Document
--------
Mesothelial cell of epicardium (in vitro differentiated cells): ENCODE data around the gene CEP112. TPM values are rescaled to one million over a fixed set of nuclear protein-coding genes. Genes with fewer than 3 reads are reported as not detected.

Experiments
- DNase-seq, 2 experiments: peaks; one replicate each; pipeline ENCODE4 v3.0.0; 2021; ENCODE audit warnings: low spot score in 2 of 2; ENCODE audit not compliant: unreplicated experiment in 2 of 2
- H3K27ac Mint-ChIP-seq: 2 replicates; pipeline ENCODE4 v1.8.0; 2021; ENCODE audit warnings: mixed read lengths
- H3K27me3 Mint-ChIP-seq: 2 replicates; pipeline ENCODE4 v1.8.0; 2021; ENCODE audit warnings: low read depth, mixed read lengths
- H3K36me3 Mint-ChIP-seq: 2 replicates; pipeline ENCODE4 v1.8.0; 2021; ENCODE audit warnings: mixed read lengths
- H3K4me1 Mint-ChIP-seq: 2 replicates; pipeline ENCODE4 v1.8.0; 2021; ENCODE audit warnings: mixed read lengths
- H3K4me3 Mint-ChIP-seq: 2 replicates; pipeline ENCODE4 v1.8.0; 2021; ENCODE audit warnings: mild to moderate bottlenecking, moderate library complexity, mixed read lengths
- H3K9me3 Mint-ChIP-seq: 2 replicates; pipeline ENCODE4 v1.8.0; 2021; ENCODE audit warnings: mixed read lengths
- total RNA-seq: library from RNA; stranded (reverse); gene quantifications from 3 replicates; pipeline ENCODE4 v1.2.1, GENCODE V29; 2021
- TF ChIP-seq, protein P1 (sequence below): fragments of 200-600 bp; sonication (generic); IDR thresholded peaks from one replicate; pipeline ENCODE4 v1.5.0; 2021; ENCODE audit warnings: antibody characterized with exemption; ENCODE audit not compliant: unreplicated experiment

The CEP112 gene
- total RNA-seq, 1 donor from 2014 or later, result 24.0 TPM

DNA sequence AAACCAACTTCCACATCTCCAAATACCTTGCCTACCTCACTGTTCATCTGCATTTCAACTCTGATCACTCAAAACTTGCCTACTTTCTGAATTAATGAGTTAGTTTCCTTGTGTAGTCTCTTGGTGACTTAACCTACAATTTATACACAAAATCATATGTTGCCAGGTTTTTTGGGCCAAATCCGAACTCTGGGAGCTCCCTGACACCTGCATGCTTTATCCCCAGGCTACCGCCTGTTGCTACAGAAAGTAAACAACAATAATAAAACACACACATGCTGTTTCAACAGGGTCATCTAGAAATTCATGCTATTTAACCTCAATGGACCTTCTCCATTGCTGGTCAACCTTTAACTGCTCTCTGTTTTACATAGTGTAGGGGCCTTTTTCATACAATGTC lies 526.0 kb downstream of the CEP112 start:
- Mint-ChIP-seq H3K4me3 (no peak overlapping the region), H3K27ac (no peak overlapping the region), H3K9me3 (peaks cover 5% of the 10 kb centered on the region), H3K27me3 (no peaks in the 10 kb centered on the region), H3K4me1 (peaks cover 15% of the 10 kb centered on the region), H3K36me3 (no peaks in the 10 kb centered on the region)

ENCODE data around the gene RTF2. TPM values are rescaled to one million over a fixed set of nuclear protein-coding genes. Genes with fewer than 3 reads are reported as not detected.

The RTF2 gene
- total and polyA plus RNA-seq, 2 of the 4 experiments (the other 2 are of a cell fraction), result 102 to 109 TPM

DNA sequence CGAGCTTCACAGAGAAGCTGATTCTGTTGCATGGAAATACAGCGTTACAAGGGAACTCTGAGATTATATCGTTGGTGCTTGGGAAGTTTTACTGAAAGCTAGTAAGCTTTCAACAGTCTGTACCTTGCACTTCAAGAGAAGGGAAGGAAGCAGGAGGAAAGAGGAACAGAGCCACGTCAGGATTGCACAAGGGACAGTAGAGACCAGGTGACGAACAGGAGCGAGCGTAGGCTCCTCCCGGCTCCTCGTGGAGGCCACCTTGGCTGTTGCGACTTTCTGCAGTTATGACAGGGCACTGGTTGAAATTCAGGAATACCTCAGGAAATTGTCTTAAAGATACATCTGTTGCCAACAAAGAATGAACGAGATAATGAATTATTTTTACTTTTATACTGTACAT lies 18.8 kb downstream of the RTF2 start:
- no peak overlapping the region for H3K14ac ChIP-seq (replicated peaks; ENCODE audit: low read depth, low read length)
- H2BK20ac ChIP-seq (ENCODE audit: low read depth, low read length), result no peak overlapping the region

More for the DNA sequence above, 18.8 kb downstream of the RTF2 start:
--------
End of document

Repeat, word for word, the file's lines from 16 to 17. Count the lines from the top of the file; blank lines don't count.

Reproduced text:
ENCODE data around the gene RTF2. TPM values are rescaled to one million over a fixed set of nuclear protein-coding genes. Genes with fewer than 3 reads are reported as not detected.

The RTF2 gene